And now several North Carolina schools have started to follow the trend.
On Aug. 20, North Carolina State University announced undergraduate classes would be held online after three coronavirus clusters were reported at several off-campus and Greek Village houses.
Three days later, East Carolina University moved the semester online.
Both universities began fall classes on Aug. 10 — the same day as UNC.
The same day ECU made the switch, UNC-Charlotte delayed the start of face-to-face classes until Oct. 1. The first three weeks of the semester, which starts on Sept. 7, will now be held online.
Tom Birkland, associate dean for research and engagement at N.C. State and a public policy professor, said he believes that schools that have reopened will make the difficult decision of switching online based on their own resources and case projections. He said he sees the events that unfolded last week at UNC-Chapel Hill as an opportunity for other universities to reevaluate their plans.
“It’s always difficult sometimes to say what event is catalytic, but in this case, I think using the catalyst is a pretty good metaphor for what happened (at UNC-Chapel Hill),” Birkland said. “They triggered a lot of other schools to look at their situations."
Are these closures inevitable?
Although UNC-Chapel Hill wasn’t the first school to reopen campus, it was the first to take drastic action to switch classes online and send students living on campus home.
That, coupled with UNC-Chapel Hill being one of the largest state schools in North Carolina with more than 30,000 students enrolled, sent shock waves across academia.
“It certainly made it clear that these kinds of outbreaks were going to be difficult to navigate with a number of quarantines and the amount of infrastructure you need as a campus to support students in quarantine,” said Randy Woodson, chancellor of N.C. State, in an interview with The Chronicle of Higher Education. “It certainly opened not only our eyes, but eyes all over the country.”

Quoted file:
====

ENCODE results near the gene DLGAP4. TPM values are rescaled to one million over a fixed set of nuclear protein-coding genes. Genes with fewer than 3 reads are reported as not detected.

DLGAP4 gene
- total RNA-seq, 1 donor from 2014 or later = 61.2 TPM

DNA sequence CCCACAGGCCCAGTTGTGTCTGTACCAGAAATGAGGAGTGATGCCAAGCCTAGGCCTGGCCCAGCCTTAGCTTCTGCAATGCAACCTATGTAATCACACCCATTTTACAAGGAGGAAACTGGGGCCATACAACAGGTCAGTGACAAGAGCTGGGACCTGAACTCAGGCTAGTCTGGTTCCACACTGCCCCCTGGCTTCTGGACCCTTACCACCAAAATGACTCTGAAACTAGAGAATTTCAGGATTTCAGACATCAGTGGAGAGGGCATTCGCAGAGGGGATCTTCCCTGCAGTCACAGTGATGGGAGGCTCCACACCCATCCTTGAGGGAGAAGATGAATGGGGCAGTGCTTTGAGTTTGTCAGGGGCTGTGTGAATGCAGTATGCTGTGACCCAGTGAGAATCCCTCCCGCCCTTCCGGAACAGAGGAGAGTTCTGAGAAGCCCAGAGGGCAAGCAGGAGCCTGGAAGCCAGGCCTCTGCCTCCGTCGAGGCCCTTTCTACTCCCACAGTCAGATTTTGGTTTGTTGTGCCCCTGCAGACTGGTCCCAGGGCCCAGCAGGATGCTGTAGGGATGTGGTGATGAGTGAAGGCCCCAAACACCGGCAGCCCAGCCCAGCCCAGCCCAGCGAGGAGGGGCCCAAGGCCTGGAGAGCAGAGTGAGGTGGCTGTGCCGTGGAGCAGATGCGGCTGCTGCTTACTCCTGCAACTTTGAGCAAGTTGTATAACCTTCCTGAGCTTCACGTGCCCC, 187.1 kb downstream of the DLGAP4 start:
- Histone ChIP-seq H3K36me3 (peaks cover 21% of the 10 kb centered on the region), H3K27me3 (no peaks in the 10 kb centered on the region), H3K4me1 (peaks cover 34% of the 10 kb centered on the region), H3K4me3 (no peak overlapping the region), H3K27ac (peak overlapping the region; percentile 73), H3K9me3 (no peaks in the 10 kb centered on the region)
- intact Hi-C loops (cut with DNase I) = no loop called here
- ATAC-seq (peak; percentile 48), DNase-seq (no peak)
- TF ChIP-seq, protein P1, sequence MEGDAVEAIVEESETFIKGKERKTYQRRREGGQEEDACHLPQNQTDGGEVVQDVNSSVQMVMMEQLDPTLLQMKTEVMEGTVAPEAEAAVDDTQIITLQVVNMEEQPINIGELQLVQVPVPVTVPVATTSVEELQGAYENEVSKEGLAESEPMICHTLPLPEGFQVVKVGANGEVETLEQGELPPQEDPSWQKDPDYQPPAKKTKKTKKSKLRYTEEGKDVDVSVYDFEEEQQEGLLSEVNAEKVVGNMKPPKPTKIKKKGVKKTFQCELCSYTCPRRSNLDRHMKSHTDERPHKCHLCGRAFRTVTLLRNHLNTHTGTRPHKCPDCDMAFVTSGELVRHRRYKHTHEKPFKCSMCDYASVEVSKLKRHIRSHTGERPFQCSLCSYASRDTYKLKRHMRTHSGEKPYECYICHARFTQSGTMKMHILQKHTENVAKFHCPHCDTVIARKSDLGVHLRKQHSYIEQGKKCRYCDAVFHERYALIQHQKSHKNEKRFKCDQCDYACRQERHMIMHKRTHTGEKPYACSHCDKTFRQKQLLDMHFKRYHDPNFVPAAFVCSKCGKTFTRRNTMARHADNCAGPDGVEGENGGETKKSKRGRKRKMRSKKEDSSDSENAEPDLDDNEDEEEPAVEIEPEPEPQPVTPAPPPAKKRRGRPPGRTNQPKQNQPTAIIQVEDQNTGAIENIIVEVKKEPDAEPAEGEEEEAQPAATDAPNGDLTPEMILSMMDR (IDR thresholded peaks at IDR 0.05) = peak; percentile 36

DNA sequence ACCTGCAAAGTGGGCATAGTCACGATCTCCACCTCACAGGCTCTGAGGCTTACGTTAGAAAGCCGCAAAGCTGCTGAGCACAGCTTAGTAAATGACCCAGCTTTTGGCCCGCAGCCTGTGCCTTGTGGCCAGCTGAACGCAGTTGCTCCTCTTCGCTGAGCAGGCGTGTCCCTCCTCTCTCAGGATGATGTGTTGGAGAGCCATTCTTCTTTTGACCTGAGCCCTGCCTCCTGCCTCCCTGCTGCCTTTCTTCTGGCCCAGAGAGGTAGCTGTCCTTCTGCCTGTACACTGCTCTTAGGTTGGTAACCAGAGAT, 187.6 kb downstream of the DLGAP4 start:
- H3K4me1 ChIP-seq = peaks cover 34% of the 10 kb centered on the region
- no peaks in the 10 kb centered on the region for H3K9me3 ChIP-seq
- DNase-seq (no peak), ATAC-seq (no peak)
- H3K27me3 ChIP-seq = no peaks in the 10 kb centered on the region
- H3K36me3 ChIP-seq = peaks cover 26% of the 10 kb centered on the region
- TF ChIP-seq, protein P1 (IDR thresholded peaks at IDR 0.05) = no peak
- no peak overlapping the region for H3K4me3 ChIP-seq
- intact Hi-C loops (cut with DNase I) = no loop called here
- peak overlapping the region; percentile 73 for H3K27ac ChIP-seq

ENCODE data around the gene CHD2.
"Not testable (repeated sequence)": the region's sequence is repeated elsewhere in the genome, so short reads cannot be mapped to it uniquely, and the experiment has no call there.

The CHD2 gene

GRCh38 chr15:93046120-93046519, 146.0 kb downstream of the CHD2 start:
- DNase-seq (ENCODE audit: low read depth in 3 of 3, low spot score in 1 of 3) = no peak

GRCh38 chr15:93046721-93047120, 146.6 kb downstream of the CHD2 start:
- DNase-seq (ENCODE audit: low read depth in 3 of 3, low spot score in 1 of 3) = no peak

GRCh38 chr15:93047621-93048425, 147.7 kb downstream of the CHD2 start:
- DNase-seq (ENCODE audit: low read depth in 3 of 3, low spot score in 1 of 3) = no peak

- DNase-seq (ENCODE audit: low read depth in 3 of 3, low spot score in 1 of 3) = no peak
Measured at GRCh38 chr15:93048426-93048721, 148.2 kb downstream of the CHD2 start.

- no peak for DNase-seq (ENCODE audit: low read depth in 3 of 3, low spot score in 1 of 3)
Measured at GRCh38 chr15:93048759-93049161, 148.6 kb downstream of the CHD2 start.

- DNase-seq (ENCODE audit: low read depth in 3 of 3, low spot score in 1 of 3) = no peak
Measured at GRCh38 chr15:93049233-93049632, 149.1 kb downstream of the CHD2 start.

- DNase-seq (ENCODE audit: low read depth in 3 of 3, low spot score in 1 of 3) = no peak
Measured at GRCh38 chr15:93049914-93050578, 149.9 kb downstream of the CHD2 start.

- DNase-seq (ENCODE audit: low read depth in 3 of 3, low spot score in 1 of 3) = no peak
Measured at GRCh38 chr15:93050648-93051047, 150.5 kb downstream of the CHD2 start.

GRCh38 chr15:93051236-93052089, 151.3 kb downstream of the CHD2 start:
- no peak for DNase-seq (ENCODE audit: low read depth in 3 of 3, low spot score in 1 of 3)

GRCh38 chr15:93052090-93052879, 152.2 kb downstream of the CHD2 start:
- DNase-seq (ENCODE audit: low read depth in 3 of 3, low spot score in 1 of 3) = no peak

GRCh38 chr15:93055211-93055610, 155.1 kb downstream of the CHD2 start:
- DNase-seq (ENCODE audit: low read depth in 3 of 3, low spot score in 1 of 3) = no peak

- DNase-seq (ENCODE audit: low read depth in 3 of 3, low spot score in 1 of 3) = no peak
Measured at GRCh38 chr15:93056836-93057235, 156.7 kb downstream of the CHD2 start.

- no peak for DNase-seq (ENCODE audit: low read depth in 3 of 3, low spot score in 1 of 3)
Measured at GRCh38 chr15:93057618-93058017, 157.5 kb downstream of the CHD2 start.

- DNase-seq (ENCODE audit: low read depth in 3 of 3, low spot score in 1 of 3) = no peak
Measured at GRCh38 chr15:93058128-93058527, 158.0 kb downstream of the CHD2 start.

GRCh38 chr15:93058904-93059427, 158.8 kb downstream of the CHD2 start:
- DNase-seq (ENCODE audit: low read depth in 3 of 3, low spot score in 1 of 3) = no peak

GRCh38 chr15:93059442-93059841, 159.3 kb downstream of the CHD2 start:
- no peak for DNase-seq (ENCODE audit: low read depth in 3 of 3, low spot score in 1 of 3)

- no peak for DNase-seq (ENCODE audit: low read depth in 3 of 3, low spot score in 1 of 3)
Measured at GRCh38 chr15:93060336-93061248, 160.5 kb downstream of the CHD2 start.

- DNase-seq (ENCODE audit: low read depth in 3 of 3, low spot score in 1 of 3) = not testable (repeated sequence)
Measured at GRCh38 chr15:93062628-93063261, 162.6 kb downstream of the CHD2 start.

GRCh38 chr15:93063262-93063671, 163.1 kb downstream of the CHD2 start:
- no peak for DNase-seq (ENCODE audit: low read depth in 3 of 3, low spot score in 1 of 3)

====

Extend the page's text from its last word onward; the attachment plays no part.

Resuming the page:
Richard Guarasci, higher education consultant and former president of Wagner College in New York, said college leaders began to realize that an online fall semester among colleges and universities this fall may be inevitable.
He also said the standard reopening plan for schools — which involves bringing students back to campus with social distancing measures across campus — is outdated. Many schools chose to start fall classes earlier than usual under the assumption that the coronavirus would die down in the summer months because of the heat.
But cases have seen a drastic resurgence over the last few months.
Many states — such as Florida, California and Texas — each logged more than 10,000 cases on a nearly daily basis in July.
As of now, North Carolina has reported 10,835 cases over the last seven days and 156,396 in total, according to data from the North Carolina Department of Health and Human Services.
“When we started planning for a return to campus, most people were optimistic that we would have flattened the curve and been in a far better place than we are today,” said Barbara K. Rimer, dean of the UNC Gillings School of Global Public Health, in a blog post Aug. 17. “We have not flattened the curve, and the virus is widespread in communities, with case numbers bouncing around but nowhere close to where they should be now.”
‘Students are just prepared to pack up and leave’
Around 22 percent of colleges and universities across the U.S. are holding face-to-face classes this fall, according to research compiled by Alexander.
Although some schools have already switched to a virtual semester, others are sticking to their plans, even as cases have risen on campus.
Auburn University reported 207 positive COVID-19 cases among students and employees between Aug. 15 to Aug. 21, based on the school’s COVID-19 data.
Last week, Syracuse University suspended 23 students that gathered on the quad, according to a letter from the administration.
“A lot of students are just prepared to pack up and leave if need be,” said Thomas Shults, a broadcast and digital journalism senior at Syracuse who is living off campus this semester.
He thinks it’s only a matter of time before students are told to go back home, given the state of the pandemic and school closures that have started to take place.
“We all knew this was going to happen,” Shults said. “UNC merely proved it.”